Data Matters No. 2
(This article is a translation of the Burmese language version that ISP-Myanmar posted on its Facebook page on January 28, 2022).
In 2021, there were at least 3,598 deaths caused by the political and military conflict in Myanmar following the military coup, the highest on record in over 30 years since 1989. According to data compiled by ISP-Myanmar based on publications by media and independent organizations, at least 24,040 civilians have died from 1989 to 2021, with 15 percent of this death toll occurring in 2021 alone.
In compiling data on civilian deaths (only non-combatants) in 2021, in addition to records provided by the Assistance Association for Political Prisoners (AAPP), and data compiled by ISP-Myanmar, other data sources were taken into account including those published by international organizations such as Uppsala Conflict Data Program (UCDP), Armed Conflict Location and Event Data Project (ACLED), and Peace Research Institute Oslo (PRIO) as well as numbers mentioned in State Administration Council (SAC) announcements. SAC data classifies suspected SAC informants killed, victims of bomb explosions, government officials and party members killed, and similar categories. We need to be cautious that the data published by the SAC is not confirmed by any independent organizations. The SAC has also rejected the veracity of data published by the AAPP. The data released by the AAPP includes deaths from injuries caused during both shootings and arrests by the SAC as well as deaths during interrogation.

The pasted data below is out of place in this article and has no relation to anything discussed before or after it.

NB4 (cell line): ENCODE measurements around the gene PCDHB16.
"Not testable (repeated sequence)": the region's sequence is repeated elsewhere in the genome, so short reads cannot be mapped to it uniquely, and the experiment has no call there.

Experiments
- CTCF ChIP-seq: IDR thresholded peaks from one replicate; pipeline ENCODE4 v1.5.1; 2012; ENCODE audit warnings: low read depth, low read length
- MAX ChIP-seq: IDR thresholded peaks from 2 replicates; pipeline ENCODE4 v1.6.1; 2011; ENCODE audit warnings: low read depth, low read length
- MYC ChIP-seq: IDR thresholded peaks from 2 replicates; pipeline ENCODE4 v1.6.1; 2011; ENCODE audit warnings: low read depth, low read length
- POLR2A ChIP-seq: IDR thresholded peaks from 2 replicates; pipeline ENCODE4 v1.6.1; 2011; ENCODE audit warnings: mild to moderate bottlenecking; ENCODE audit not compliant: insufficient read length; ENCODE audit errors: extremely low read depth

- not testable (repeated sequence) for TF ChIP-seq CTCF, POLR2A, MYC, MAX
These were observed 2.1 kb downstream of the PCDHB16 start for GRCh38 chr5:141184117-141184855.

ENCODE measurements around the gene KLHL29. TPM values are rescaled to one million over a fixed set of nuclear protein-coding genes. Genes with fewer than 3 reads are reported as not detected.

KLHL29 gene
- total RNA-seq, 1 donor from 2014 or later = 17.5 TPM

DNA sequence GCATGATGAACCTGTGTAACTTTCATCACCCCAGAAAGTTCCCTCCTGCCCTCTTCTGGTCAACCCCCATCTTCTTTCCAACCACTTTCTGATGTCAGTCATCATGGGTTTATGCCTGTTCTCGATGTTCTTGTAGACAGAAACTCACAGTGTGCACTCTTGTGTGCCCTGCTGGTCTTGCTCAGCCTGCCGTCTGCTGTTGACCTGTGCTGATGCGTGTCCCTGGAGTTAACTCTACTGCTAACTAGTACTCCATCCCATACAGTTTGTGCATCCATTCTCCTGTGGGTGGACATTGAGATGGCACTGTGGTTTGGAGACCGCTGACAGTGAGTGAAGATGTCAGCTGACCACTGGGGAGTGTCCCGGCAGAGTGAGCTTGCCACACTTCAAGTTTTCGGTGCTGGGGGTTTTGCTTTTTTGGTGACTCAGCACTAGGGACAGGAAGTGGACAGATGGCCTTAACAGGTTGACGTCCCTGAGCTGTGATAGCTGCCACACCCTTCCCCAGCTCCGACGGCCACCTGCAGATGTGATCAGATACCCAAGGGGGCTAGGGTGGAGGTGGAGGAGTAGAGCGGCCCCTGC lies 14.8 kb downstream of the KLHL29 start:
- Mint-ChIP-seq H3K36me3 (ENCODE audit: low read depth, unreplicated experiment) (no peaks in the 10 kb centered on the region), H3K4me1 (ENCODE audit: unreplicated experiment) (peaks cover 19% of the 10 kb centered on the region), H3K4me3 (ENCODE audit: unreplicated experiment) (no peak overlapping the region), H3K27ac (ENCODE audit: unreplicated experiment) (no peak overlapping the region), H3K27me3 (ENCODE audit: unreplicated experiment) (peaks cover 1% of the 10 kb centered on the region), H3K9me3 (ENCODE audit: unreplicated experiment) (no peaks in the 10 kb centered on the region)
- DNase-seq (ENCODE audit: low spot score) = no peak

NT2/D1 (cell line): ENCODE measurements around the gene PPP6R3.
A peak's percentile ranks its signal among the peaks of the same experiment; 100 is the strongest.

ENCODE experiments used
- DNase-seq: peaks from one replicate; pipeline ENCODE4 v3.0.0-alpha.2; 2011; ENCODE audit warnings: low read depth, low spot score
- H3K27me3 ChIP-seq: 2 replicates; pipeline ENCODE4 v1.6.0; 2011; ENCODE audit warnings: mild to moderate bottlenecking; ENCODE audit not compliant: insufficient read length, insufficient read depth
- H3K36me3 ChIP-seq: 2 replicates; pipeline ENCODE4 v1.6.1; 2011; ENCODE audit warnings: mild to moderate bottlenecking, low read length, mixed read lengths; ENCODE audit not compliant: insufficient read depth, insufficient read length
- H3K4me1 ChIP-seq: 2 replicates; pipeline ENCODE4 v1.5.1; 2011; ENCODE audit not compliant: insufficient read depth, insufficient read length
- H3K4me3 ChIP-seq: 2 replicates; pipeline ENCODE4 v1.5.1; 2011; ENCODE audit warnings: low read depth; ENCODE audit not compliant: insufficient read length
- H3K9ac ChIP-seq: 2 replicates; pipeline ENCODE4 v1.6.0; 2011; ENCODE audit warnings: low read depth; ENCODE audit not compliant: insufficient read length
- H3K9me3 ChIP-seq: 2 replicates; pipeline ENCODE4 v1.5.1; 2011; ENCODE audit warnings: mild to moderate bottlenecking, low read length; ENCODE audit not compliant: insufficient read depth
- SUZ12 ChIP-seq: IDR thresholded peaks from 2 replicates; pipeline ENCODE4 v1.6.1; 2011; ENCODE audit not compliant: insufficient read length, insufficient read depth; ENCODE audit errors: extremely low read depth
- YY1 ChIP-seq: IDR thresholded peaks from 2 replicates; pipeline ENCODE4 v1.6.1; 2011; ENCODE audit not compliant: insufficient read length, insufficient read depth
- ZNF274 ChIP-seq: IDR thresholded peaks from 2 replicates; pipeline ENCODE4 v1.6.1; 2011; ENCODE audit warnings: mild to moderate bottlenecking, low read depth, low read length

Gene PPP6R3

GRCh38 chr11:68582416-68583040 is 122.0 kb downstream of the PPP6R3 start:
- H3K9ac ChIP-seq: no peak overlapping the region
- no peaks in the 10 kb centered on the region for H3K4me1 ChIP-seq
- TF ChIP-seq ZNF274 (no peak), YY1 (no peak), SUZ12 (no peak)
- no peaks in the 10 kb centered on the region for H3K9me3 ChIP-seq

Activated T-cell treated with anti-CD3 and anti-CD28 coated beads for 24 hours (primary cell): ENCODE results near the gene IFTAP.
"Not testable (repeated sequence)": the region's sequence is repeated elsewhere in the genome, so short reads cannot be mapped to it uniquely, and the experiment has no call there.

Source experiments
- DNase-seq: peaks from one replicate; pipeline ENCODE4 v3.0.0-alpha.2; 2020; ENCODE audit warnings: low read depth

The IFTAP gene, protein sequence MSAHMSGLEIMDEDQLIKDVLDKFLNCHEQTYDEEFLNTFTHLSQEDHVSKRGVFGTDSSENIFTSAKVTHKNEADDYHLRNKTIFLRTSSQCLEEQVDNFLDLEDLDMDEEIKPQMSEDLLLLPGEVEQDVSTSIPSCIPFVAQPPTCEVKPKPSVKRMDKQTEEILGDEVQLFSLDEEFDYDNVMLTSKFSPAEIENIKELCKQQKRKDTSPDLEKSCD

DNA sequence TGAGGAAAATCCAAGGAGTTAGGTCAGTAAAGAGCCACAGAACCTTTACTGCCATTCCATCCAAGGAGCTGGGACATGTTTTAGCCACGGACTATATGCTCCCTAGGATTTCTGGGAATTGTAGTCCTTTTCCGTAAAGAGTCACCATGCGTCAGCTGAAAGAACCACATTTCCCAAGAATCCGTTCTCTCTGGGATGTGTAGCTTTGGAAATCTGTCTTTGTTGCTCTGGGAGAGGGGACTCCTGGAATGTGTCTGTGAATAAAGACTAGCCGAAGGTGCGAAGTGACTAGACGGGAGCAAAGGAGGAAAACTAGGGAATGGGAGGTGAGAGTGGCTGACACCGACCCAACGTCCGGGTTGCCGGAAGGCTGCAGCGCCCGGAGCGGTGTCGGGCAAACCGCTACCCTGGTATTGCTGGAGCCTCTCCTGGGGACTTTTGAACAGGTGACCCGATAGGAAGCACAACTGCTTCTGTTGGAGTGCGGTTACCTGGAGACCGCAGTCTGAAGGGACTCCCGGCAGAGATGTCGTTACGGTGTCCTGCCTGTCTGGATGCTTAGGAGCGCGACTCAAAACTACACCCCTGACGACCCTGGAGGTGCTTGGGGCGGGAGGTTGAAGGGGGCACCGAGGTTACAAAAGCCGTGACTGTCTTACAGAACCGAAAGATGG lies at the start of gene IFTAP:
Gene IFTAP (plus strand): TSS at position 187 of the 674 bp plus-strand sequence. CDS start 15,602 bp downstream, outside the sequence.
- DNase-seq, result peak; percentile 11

∎ Why does it matter?
By looking at conflicts and clashes, the number of civilians who were killed and wounded in those conflicts and clashes, how they were killed and wounded, as well as the number of people displaced, it is possible to examine whether or not armed forces have committed human rights violations from the perspective of transitional justice, and also to conduct research on human security issues.
∎ Other relevant readings
On-the-ground reports from ethnic news organizations and other independent media groups provide regular updates about conflict situations, their impact, and the collateral damage in the aftermath of the military coup. These include reports of renewed fighting in ethnic areas, civilian fatalities, and rising refugee and IDP issues on the ground. In addition, records and reports by United Nations organizations such as the United Nations Office for the Coordination of Humanitarian Affairs (UNOCHA), and other independent local and foreign organizations also provide information about the ongoing conflict situation in Myanmar.